Created: 18/10/2006 |
Last update: 7/06/2011
Valve amp chassis and parts - Free!
R is for Rubbish - R is for Resource.
If you don't have a few dead computer power supplies hanging around, then your local computer store is sure to have a few.
There are lots of computers out there. They all have power supplies, and they fail.
This means there are a lot of dead computer power supplies out there too. In most cases these will end up as landfill which, apart from ecological considerations, is a bloody waste and a shame.
So what the hell do you want with a dead computer power supply, anyway?
(to paraphrase the guy in the 'puter shop ;)
They are so cheap, complex, and internally variable, that they simply aren't worth repairing individually ('tho one Melbourne firm does production-line repair of dead monitors). Not to mention the dubious joys and excitement of working with direct-on-mains circuitry. Despite working on a lot of high-power gear I find these a bit too exciting for my taste.
Basically there are two sorts, the PC-XT-AT style, and the later ATX style. Since the ATX are now much more common and available we'll look at these first.
We have a small sheet-metal metal box with a tail of wires and connectors.
Note the exploded electrolytic cap that fell out!
The box is generally 6in wide, 3.5in high, 5.5.in deep (150w, 85h, 140d) in the form of interlocking C's and held together with four small countersunk screws.
On one face there is a fan and mains connections. These vary a little but mainly consist of an EIA input, EIA output, a voltage selector switch, and sometimes a mains switch.
Before we take the lid off we note that it has been sealed with a sticker which tells them, and us, if someone has already been inside.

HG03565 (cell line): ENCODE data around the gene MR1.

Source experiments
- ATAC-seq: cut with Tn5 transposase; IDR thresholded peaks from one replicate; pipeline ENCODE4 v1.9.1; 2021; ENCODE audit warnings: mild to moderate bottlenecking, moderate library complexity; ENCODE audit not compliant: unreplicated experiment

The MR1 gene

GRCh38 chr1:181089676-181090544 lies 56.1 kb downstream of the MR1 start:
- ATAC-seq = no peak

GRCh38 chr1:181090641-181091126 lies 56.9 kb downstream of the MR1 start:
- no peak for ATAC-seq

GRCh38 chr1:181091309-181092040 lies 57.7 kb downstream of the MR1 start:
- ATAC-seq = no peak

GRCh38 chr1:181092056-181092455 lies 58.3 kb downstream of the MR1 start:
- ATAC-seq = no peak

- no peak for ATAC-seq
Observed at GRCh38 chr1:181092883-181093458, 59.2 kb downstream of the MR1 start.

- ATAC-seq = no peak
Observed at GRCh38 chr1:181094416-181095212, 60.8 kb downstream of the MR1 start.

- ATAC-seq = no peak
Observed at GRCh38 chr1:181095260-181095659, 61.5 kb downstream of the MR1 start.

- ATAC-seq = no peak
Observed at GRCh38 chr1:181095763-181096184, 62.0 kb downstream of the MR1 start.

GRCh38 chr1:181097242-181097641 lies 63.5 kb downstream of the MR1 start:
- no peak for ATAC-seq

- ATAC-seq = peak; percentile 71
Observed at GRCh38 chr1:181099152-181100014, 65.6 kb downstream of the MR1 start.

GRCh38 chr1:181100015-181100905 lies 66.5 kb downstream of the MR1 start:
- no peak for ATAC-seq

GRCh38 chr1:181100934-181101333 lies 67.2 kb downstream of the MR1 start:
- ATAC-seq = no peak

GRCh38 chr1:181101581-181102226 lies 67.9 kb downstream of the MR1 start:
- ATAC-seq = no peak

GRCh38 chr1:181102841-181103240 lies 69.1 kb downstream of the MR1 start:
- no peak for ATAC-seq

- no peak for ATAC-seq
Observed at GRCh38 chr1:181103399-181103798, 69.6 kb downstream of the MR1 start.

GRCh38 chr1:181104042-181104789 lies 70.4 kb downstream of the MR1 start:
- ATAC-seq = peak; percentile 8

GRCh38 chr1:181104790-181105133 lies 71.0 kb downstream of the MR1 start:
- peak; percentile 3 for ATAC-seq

We break the seal and remove the lid, and what have we got?
Normally a furry mess.
It will be filthy, full of dust, dead insects, and other crap, and more like the innards of a vacuume cleaner than a power supply. There may even be the remains of parts floating about inside. Looks worthless and only fit for the bin. Well it isn't.
A 98%-working power supply (the 2% upper-right)
Main caps at bottom with yellow sticker
It's an interesting resource to the electronic tinkerer. Which is us, right?
The most obvious is the tail consisting of about 30 by one foot plus of medium-duty hookup wire in useful assorted colours.
There are the EIA connectors, the input one in particular.
We can see the fan, and most of these are okay and still have quite a bit of life left in them.
And of course we have the case, most of which are fairly solid and well ventillated.
After we clean up the inside a bit with brushes and workshop vacuume cleaner we see a busy printed circuit board that is the supply itself.
Here things get very variable in the detail, but the general idea is always the same - mains rectifier, power oscillator, transformer, low-voltage rectifier/filter, and some control electronics for on/standby, soft-start, regulation, and overload protection.